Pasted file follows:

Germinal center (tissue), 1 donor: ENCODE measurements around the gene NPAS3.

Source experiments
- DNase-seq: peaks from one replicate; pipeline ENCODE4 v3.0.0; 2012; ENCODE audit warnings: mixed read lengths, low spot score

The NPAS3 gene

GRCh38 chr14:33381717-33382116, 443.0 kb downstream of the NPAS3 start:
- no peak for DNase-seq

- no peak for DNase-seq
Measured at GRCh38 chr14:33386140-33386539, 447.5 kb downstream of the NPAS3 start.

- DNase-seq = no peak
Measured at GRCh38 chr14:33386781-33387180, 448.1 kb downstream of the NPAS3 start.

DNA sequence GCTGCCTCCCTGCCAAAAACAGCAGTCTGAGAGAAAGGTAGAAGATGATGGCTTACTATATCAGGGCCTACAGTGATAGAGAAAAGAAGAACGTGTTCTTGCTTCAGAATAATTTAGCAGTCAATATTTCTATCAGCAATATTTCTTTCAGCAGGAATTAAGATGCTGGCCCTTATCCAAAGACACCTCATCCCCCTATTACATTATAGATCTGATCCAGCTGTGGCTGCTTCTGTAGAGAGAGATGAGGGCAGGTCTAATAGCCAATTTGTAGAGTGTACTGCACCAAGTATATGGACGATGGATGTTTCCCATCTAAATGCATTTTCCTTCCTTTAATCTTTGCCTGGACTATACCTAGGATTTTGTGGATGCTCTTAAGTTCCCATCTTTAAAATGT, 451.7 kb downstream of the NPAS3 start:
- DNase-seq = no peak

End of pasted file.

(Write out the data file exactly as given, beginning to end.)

Germinal center (tissue), 1 donor: ENCODE measurements around the gene NPAS3.

Source experiments
- DNase-seq: peaks from one replicate; pipeline ENCODE4 v3.0.0; 2012; ENCODE audit warnings: mixed read lengths, low spot score

The NPAS3 gene

GRCh38 chr14:33381717-33382116, 443.0 kb downstream of the NPAS3 start:
- no peak for DNase-seq

- no peak for DNase-seq
Measured at GRCh38 chr14:33386140-33386539, 447.5 kb downstream of the NPAS3 start.

- DNase-seq = no peak
Measured at GRCh38 chr14:33386781-33387180, 448.1 kb downstream of the NPAS3 start.

DNA sequence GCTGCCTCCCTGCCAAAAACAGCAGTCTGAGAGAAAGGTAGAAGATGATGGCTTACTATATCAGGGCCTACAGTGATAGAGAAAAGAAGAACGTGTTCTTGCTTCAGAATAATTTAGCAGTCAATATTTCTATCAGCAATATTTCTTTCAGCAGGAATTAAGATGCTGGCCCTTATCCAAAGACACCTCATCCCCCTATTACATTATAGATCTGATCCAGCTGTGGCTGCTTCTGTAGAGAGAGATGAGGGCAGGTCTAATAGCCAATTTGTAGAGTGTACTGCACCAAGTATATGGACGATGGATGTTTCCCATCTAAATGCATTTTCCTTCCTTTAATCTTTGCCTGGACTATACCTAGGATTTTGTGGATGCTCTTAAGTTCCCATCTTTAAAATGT, 451.7 kb downstream of the NPAS3 start:
- DNase-seq = no peak